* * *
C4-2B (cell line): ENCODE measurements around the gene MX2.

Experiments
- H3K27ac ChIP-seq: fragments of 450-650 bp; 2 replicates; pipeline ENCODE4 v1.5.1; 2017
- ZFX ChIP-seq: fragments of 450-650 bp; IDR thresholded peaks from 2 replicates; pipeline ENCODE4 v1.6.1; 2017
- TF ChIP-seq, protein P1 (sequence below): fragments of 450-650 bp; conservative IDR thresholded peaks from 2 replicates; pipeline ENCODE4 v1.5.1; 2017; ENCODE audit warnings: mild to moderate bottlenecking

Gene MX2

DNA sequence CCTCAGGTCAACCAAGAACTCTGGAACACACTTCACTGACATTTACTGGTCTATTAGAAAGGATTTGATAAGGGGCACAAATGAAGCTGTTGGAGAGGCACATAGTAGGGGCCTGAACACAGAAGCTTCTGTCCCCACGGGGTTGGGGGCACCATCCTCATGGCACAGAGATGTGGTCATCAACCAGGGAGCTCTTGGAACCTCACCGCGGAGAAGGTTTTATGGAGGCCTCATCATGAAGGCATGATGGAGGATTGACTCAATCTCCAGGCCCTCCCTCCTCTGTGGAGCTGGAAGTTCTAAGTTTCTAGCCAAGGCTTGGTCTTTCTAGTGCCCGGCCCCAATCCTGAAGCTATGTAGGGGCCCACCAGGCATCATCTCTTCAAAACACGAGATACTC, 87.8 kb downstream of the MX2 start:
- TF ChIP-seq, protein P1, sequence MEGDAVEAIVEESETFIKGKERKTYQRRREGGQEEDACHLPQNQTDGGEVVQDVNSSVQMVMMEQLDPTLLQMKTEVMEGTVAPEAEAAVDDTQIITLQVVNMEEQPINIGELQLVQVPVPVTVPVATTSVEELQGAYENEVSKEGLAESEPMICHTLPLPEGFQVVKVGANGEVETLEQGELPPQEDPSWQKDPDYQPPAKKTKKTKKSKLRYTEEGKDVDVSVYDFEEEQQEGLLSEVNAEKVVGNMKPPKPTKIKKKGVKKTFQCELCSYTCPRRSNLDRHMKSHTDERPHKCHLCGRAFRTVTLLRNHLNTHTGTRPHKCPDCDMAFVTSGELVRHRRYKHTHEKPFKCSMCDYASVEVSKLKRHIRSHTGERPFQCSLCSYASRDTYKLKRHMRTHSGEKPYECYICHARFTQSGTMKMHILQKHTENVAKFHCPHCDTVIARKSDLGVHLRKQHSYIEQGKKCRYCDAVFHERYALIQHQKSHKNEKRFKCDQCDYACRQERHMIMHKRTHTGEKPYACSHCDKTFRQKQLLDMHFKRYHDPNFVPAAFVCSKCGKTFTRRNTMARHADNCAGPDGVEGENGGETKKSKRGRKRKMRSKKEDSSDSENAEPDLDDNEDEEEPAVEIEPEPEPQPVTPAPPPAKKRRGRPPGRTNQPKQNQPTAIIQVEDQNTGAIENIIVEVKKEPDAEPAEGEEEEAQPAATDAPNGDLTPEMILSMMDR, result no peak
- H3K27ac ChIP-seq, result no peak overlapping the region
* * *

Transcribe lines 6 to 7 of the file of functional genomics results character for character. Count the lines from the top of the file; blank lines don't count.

Gene MX2

DNA sequence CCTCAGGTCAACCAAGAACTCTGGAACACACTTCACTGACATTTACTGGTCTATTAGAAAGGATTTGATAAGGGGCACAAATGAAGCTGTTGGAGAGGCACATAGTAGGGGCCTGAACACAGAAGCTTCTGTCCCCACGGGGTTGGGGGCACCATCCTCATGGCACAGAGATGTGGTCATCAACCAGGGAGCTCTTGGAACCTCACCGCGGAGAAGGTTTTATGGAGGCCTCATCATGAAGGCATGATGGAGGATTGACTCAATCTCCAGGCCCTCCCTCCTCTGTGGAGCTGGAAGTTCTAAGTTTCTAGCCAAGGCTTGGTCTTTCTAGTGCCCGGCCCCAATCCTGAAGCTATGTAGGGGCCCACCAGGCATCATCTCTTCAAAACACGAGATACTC, 87.8 kb downstream of the MX2 start: